Does your daughter feel confused about her future?
Would you love to see her living her life on purpose?
What do you feel the benefits would be? Do you imagine that she would be passionate about her work and contributing to her community? You probably realise that living her life on purpose will mean she values her health more, avoids excessive use of drugs or alcohol, and is generally mentally healthy.
Sometimes I feel overwhelmed by the state of the world… by the statistics and stories of violence and abuse against women… by the slow slow slow move towards gender equality in leadership and economic participation… by the fast rates of environmental destruction… the ever increasing bizarre weather events…
Does your teen love to take risks? Do you worry about their safety especially around drugs and alcohol, sexual activity etc.?
These are not the risks I'm encouraging – these are real dangers and your teen needs you to maintain strong healthy boundaries and parental guidance.
However, teens have a developmental need to take risks. Many animals have this hardwired into their brain development during the adolescent phase. Chicks need to jump out of the nest in order to learn how to fly. Your teen’s lower threshold for risk taking serves an evolutionary purpose.
If they don't get this need met in healthy ways, then they are more likely to take dangerous risks.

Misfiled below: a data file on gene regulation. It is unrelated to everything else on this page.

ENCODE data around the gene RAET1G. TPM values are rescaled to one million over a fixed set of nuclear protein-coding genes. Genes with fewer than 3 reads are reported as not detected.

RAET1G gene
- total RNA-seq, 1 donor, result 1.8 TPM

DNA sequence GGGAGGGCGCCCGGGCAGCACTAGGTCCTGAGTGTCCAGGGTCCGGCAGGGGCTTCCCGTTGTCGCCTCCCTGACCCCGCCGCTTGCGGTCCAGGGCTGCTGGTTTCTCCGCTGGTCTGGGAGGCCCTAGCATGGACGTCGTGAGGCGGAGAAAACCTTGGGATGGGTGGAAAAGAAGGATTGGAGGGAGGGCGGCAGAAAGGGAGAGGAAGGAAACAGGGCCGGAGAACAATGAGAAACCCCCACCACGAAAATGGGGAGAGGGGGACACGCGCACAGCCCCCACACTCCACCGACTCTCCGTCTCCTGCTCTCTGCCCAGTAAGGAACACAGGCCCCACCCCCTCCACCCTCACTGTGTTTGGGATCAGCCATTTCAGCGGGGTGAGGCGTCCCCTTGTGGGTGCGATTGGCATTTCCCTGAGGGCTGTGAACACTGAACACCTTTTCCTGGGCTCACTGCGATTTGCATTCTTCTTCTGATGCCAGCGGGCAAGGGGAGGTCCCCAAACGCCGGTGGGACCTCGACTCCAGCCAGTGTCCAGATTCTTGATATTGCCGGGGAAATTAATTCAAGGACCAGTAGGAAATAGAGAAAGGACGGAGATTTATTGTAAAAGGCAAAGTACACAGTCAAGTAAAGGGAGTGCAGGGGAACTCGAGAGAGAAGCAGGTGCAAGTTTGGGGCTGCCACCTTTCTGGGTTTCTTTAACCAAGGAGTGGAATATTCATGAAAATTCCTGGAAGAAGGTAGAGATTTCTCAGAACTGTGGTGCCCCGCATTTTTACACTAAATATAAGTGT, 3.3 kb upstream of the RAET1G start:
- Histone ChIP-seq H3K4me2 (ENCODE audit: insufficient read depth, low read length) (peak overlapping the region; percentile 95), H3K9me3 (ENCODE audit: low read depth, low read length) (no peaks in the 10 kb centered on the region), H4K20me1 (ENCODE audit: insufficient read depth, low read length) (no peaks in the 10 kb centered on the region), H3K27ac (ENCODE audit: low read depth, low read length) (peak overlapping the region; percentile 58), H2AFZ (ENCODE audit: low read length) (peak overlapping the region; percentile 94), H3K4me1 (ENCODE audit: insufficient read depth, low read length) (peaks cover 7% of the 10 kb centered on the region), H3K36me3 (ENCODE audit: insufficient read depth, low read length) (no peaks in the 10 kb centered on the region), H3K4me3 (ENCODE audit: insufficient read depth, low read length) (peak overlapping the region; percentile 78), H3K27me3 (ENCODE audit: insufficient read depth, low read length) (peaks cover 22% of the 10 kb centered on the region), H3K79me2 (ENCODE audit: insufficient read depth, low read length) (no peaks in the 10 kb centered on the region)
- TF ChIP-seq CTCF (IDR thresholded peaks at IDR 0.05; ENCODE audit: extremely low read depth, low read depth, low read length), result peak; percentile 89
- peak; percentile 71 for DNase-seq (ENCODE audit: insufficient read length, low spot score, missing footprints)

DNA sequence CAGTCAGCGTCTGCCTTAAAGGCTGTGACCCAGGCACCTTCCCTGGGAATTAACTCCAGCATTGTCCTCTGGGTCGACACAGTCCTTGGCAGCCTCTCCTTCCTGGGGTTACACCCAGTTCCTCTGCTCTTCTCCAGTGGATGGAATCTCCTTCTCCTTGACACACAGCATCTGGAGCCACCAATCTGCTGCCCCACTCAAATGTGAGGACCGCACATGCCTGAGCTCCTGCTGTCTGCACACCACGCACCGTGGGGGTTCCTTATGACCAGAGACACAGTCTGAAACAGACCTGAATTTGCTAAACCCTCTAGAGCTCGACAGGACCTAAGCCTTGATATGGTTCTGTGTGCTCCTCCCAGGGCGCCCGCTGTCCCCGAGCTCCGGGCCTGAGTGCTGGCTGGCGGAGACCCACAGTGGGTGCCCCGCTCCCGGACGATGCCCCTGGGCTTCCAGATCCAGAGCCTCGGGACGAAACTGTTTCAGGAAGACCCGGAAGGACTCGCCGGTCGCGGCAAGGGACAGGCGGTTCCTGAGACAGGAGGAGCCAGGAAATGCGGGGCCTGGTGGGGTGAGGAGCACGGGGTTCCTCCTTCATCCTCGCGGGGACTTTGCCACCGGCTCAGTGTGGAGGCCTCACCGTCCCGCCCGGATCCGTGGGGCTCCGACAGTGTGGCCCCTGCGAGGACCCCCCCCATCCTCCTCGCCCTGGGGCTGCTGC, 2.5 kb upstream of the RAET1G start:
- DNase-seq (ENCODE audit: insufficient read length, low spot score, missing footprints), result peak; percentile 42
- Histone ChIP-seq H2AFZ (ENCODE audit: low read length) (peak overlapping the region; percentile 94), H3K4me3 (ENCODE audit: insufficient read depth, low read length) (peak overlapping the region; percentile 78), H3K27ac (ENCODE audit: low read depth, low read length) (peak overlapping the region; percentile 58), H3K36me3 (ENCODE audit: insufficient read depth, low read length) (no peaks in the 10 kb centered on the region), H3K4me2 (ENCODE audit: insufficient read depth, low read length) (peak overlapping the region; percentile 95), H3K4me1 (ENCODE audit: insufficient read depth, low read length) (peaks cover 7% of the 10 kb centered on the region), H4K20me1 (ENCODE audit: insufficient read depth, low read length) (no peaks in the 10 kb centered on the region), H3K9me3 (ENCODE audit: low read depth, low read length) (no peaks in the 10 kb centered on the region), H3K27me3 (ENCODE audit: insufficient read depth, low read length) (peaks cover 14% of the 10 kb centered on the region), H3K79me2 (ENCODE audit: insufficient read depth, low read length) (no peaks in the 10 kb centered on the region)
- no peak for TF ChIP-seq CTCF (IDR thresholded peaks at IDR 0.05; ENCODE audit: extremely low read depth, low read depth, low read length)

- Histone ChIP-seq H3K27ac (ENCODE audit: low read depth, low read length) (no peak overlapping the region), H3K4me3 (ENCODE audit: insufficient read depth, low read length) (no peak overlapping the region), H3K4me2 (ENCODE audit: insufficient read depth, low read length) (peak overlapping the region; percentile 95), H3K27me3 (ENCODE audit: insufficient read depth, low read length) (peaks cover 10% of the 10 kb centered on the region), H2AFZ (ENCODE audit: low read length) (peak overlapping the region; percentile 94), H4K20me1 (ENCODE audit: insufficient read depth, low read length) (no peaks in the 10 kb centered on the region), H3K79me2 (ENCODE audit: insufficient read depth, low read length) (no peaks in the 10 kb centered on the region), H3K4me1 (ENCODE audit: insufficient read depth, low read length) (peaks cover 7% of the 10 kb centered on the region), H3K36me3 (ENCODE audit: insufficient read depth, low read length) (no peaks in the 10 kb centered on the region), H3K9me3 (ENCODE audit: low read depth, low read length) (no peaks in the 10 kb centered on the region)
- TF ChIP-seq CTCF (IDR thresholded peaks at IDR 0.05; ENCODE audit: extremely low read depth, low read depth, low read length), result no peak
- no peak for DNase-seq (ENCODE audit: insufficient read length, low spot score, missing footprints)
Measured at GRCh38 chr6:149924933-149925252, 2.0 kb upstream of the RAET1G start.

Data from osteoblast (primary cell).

So how can risk taking be healthy, safe, and fulfilling?
Are you a perfectionist, an achiever, are you hard on yourself?
I’m sure you’ve failed in your life and made mistakes. We all have, it’s how we respond and get back up that counts.
Your teen needs to make mistakes too, to fail and grow.
They need you to step back, just not too far.
They need you to help pick up the pieces, to face the feelings of disappointment, to tell them you still believe in them, to help them see what they can learn from this and how they can do better next time.
They don’t need you to rescue them, they don’t need you to save them from the consequences of their mistakes.
Jessica Lahey in her fantastic book “The Gift of Failure: How to Step Back and Let Your Child Succeed” gives an example of this…
Do you want the best for your teen?
A life of clear direction, confidence, great relationships, and all round happiness?
Do you worry that they’ll end up in a job they hate, going through the motions of a humdrum life without any real satisfaction?
Do you want them to set their sights high and then go for it?
3 ways to support your teen to dream BIG:
1. Encourage them to dream big for themselves AND others!!
Ask them what their dreams are. What do they really want for their life? Not just in their career, but also in the areas of relationships, lifestyle, health, and finances.
What kind of world would they love to live in? How can they contribute to this? What are the issues in the world that they care most about and that affect them emotionally? How can they use their gifts and talents to contribute?